Admittedly, this seemed to be a great example of a tombolo and a highlight of Silver Sands State Park.

The early history of Silver Sands focuses on Charles Island. The Island is connected to the mainland by a sand/gravel bar (tombolo) that is submerged at high tide. Captain Kidd is reputed to have buried his treasure on the island in 1699. The only remains on the island are of a Catholic retreat center from the 1920’s-30’s

There were all sorts of supernatural claims about Charles Island, about it supposedly being haunted and evil with all sorts of wild ghost stories and no evidence to back them up. The Wikipedia page was particularly embarrassing with a completely unreferenced section called "Legends of hauntings, treasure and a curse."

Was this the only tombolo in Connecticut, though? No. Not even close.


Menunketesuck Island



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Steve’s reader mentioned Menunketesuck Island, off of the coast of Westbrook. It followed the same pattern as Charles Island, albeit considerably more obscure, with a similar sandy connection to the mainland accessible only at low tide. Personally, I thought this one seemed to be just as legitimate as the tombolo at Charles Island.


Bushy Point



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Might there be others though? Yes! Yes, there were others.

I uncovered Bushy Point at Bluff Point State Park in Groton. As the park website described it,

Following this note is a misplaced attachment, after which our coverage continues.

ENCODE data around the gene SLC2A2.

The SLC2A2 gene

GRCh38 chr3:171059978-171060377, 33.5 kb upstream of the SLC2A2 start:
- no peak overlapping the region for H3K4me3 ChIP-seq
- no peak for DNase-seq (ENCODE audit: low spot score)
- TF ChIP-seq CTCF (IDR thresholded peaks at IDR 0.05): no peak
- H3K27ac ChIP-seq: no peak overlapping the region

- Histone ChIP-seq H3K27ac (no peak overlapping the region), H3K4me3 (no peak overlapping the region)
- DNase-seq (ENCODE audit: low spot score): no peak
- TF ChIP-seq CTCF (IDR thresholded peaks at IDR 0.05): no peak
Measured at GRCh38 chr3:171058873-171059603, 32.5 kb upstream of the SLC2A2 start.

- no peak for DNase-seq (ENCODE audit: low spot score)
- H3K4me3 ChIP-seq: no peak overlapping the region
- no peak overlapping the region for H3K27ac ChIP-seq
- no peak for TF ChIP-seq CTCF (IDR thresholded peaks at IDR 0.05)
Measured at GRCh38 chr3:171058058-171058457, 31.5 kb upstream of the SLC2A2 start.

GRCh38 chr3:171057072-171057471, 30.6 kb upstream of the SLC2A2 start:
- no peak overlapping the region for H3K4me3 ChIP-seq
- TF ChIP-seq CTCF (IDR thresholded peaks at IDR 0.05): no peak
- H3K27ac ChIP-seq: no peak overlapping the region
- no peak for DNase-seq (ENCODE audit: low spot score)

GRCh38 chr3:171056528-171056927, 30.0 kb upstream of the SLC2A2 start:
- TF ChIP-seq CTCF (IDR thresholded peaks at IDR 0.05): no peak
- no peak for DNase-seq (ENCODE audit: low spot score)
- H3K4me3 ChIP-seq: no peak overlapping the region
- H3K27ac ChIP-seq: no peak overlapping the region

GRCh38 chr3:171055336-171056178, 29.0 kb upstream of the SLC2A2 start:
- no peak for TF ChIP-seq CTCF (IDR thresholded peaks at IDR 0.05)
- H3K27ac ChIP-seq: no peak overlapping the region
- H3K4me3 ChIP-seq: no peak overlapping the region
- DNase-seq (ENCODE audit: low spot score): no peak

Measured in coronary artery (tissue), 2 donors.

State holdings include a north-south strip of the mainland, a portion of the headland bluff fronting the Sound, and the tombolo or sandspit forming a beach of nearly one mile in length. The beach terminates in a small, rocky island called Bushy Point.

I’ve marked the USGS location with an arrow because there are so many other geographic features nearby. Drill down though, and notice the sand deposited between mainland and island.


Captain Harbor Tombolos



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After pondering the likelihood of three Connecticut tombolos between mainland and tied-islands, I turned my attention to island-to-island tombolos. I recalled my adventure with Steve last summer during our Connecticut Extremes Adventure, as we searched for the state’s southernmost point on Great Captain Island. I swore I saw a tombolo although I couldn’t tell if it was natural or man-made.

In fact there appeared to be at least three tombolos in Greenwich’s Captain Harbor once I looked at the maps a little closer.


Great Captain Island

Great Captain/Captains/Captain’s Island. I took this photograph during our brief stop. Notice the causeway. Did the causeway come first or was it used to solidify an existing sandbar? The Town of Greenwich provided an explanation,

The island is a remnant of a glacial moraine. It contains a diversity of rock types- gneiss, schist,
granite-with a very large glacial erratic on the southern side. The Eastern and western sections are
connected by a tombolo – sand or gravel bar.

That led me to believe the tombolo formed naturally and was later enhance and preserved by the causeway.

Island Beach and Wee Captain Island. I had the same suspicion here, and again the Town of Greenwich came to the rescue,

Island Beach formerly known as Little Captain’s Island… lies about 3,500 feet due east of the larger Great Captain’s Island, and is connected by a 600-foot long tombolo, or intertidal sand bar, to Wee Captain’s Island, a privately-owned half-acre island off its easterly side.